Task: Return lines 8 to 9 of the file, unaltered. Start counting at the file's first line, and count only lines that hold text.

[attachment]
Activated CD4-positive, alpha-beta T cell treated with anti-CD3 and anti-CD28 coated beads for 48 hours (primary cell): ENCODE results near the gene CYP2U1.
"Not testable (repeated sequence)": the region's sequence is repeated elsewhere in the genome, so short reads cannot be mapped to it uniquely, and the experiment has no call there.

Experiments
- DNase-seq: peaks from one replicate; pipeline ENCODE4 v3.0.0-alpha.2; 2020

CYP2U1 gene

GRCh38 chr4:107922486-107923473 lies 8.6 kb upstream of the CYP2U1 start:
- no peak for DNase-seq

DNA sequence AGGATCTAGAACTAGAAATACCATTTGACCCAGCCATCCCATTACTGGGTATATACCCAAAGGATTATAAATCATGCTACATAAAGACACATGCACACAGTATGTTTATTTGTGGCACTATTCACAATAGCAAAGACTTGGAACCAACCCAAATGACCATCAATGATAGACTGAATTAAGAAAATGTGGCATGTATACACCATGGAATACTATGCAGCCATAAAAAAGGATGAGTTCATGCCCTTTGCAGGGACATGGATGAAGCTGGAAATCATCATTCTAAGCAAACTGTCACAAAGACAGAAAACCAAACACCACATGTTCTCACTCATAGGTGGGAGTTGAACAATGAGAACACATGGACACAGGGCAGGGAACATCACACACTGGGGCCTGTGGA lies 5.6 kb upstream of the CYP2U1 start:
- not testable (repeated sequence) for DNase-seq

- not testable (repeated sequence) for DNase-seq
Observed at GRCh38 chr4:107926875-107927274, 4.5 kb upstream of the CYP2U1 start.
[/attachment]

DNA sequence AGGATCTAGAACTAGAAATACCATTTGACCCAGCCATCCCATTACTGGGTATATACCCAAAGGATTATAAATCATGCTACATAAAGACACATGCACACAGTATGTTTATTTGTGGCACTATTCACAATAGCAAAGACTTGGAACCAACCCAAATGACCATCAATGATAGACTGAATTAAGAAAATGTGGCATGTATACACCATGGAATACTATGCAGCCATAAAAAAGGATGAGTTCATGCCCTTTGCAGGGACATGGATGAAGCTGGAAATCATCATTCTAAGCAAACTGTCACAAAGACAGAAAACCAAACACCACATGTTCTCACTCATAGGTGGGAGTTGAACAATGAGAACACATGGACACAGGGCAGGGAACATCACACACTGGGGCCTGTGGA lies 5.6 kb upstream of the CYP2U1 start:
- not testable (repeated sequence) for DNase-seq